Oh, and by the way, Andrew Luck fans, the Colts’ offensive line isn’t exactly an impregnable wall.
In terms of sexiness, Shonn Greene is the Rosie O’Donnell of running backs. No, he’s not a dynamic, thrilling-to-watch runner, but he has gained more than 4.0 yards per carry in each of his three seasons with the Jets, and none of his backups is a serious threat to his job security. Greene’s value takes a hit in PPR leagues, and his TD potential could wane if Tim Tebow takes over at quarterback for the Jets. Still, at a time when most teams are taking the RB-by-committee approach, a decent back who will get 15-20 carries in most games shouldn’t be so readily dismissed.
James Starks will attract some attention simply because he’s the No. 1 running back in an excellent offense. However, the Packers deploy a committee at running back, which is why Starks didn’t have more than 13 carries in any game last season. Starks isn’t going to get much work in TD land because the Packers’ preferred options near the goal line are (1) Aaron Rodgers throwing; (2) Aaron Rodgers running; and (3) FB John Kuhn. If I put on my rosiest rose-colored glasses, I could maybe — maybe — see Starks finishing with something like 1,200 rushing-receiving yards and 5-6 TDs (though I’d confidently bet the under on those numbers). So, in a best-case scenario, Starks produces Shonn Greene-type numbers.
With Trent Richardson, it’s not so much the lack of supporting cast that bothers me. Yeah, the Cleveland passing game is going to be awful, but the Browns have a pretty decent offensive line. What bothers me more is the competition Richardson will face in the AFC North — six games against the Ravens (No. 2), Steelers (No. 8) and Bengals (No. 10), all of which had top-10 run defenses last season.
The guess here is that Ahmad Bradshaw’s chronic foot problems aren’t going away, even after a stem-cell injection in the offseason. That’s why I (insert a bunch of “reallys” here) like his explosive rookie teammate, David Wilson of Virginia Tech.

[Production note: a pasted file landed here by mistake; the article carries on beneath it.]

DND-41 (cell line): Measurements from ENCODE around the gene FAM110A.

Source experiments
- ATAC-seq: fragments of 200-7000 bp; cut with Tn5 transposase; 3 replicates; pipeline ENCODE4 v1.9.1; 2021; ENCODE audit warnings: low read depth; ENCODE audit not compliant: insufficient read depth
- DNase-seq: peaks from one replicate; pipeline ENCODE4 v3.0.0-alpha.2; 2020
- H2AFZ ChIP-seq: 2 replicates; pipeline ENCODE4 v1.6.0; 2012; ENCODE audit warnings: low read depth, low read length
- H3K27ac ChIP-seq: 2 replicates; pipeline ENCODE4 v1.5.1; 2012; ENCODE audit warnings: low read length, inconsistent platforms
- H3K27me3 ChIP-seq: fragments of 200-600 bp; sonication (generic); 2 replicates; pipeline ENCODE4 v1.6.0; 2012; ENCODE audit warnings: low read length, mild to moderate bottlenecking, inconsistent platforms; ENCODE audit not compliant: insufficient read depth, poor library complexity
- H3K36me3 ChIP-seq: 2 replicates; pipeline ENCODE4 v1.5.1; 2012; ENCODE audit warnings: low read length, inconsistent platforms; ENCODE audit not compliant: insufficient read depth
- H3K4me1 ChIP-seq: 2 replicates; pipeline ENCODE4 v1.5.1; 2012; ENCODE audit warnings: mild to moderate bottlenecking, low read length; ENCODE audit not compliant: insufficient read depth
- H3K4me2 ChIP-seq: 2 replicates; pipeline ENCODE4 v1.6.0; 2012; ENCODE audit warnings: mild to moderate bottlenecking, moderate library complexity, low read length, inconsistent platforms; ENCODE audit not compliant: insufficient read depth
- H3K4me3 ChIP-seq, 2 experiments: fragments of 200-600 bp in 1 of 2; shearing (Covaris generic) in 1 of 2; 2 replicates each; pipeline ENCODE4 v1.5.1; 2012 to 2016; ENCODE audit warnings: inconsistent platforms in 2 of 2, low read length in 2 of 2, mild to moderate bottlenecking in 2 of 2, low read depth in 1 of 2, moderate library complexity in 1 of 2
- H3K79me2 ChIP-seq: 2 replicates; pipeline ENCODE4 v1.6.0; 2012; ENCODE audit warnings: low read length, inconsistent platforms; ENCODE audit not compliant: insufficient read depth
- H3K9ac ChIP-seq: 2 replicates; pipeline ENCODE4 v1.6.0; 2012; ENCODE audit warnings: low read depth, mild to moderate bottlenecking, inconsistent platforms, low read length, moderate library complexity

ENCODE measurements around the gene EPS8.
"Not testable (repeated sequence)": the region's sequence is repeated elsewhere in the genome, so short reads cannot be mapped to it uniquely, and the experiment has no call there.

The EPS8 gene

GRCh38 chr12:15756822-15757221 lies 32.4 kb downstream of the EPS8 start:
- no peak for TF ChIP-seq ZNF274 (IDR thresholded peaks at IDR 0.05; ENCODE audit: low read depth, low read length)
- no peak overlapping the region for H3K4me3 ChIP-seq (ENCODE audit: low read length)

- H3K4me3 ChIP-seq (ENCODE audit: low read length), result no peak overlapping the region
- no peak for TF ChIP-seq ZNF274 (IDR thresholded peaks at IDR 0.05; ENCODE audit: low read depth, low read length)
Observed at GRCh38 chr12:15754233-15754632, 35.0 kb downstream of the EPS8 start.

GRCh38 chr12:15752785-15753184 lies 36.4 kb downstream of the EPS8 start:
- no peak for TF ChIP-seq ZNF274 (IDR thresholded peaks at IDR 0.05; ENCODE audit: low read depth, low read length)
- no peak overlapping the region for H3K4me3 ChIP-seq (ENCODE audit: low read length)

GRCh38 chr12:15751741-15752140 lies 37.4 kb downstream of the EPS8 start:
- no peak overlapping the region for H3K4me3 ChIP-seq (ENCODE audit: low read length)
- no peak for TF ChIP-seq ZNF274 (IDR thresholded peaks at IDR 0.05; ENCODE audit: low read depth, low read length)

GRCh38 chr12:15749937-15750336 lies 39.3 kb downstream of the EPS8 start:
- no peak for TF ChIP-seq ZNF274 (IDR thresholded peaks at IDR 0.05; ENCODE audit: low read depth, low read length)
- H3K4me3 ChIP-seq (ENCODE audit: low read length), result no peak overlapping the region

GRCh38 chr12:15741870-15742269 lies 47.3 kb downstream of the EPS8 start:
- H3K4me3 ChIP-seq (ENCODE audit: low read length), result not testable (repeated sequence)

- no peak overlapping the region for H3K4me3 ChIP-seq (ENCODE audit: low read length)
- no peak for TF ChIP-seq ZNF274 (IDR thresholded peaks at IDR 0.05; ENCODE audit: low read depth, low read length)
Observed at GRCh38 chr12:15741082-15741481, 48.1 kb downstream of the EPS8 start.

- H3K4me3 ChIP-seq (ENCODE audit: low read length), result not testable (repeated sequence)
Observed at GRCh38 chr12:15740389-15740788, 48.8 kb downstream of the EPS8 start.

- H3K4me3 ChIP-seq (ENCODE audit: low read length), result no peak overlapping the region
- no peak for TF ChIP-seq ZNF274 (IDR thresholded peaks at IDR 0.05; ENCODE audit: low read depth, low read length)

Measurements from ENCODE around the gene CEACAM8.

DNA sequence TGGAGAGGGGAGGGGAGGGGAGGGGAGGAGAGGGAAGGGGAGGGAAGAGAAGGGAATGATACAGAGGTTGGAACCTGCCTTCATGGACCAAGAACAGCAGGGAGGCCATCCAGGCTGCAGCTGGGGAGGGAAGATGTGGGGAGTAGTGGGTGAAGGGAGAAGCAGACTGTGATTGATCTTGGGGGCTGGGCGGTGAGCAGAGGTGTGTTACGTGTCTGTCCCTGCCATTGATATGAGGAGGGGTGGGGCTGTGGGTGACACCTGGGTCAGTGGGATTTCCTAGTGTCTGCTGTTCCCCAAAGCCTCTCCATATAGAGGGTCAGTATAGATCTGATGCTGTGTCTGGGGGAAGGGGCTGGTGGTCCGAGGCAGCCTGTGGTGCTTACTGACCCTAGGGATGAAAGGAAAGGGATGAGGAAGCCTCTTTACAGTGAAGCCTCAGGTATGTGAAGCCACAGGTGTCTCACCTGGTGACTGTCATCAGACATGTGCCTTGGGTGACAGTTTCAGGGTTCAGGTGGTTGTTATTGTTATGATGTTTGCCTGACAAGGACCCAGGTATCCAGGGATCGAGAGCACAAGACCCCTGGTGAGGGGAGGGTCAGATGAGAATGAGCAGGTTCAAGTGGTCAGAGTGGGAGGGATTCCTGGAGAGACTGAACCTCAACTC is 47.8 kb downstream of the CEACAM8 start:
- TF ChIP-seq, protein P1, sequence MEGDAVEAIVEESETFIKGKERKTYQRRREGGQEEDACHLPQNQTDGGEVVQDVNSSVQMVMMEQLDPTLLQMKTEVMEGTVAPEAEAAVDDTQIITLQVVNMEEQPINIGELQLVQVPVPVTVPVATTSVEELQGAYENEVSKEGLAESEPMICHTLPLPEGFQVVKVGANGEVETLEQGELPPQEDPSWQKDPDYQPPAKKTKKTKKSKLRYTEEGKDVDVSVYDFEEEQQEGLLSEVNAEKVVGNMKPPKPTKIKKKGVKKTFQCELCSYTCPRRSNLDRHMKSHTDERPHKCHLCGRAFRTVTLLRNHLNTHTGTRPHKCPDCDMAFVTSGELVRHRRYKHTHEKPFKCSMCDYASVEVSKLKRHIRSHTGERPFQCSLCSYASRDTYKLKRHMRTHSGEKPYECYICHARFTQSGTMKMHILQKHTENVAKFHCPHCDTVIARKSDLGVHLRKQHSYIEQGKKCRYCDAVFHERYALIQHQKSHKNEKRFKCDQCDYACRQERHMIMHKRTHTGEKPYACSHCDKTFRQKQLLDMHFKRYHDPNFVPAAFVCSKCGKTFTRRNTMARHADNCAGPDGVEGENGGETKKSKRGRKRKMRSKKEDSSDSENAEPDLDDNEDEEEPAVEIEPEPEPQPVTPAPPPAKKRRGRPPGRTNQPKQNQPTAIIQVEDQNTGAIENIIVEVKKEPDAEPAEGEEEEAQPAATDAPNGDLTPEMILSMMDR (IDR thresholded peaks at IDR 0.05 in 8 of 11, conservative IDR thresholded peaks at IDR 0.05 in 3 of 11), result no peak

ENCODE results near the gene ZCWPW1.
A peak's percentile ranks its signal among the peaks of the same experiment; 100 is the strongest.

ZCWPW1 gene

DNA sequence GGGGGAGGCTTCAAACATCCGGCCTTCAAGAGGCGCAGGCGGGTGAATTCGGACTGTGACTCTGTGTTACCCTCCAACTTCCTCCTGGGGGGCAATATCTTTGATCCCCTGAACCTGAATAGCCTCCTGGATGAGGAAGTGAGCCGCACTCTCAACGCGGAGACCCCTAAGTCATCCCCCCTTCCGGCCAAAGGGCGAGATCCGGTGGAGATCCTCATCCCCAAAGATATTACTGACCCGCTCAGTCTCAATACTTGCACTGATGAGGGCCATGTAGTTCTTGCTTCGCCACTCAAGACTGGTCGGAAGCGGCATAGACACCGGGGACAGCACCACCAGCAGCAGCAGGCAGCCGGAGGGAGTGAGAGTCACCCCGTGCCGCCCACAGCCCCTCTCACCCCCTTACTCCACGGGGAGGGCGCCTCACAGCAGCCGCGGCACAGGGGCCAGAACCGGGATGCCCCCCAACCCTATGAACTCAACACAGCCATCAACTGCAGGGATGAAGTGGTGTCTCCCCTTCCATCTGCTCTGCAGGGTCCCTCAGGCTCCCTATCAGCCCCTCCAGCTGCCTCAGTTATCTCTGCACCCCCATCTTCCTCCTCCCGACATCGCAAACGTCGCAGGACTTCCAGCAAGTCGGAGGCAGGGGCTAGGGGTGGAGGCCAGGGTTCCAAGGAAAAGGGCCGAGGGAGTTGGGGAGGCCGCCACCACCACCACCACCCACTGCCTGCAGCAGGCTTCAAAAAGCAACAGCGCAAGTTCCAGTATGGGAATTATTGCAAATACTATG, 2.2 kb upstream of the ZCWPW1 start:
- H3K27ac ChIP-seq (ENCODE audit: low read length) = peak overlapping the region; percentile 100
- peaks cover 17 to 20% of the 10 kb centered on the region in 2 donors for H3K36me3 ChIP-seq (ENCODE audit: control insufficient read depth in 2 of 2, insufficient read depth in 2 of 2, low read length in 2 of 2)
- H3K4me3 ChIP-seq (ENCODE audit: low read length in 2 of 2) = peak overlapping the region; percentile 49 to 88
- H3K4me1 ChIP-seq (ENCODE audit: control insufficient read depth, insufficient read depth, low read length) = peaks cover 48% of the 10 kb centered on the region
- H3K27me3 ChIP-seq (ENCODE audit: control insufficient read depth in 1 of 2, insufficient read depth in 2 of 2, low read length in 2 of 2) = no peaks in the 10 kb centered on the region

Jeremy Maclin might be my leading candidate for a “Why didn’t we see it coming?” type of season, by which I mean a Jordy Nelson, 15-TD type of season. Maclin isn’t exactly off the radar — he’s a top-20 receiver in a lot of people’s rankings — but I think his potential is somewhat obscured by the fact that he has played in the NFL for three years without having a 1,000-yard season. Maclin did, however, have 10 TDs two seasons ago, and he was an absolute TD machine during his college career at Missouri (33 total TDs in 28 games). A mysterious health scare last August clouded his outlook for 2011, but all systems are go this season.
I’m intrigued by Justin Blackmon and Michael Floyd, but Alshon Jeffery might have greater potential for a strong rookie season simply because his quarterback isn’t a bum. Whatever talent gap there might be between Jeffery and his higher-drafted peers, it’s surely smaller than the vast chasm between Jay Cutler and plebeians Blaine Gabbert and Kevin Kolb. Jeffery doesn’t figure to be a high-volume receiver (at least not right away), so he’s not an ideal late-round draft target in PPR leagues. But in standard leagues I like him as a potential flex WR who could tally 750-900 yards and 7-8 TDs.
The training camp reports about Antonio Gates have been positively glowing, and he’s said to be completely healthy. But as with Bradshaw, Gates' chronic foot problems are worrisome. With Gates in his twilight years, it’s hard to see him matching stats with guys like Graham and Gronkowski, and yet I think a lot of owners are going to reach for him after Graham and Gronk come off the board.
Are we absolutely positive that Jacob Tamme is going to fit neatly into the role that Dallas Clark used to play for Peyton Manning? Sure, Tamme actually did fit into that role pretty neatly when Clark was injured in 2010 and produced Clark-like numbers over the second half of that ’10 season. But is Tamme appreciably better than fellow Broncos TE Joel Dreessen? Why has Tamme gained only 9.3 yards per catch over his career?
Tamme’s average draft position is currently in the TE 10-11 range, and at that price there’s no way I’m buying. You can probably get much better value with, say, Panthers TE Greg Olsen, whose ADP is in the 17-19 range. Olsen is taller and more athletic than Tamme, plays with a top quarterback and is on a team with a shortage of quality wide receivers.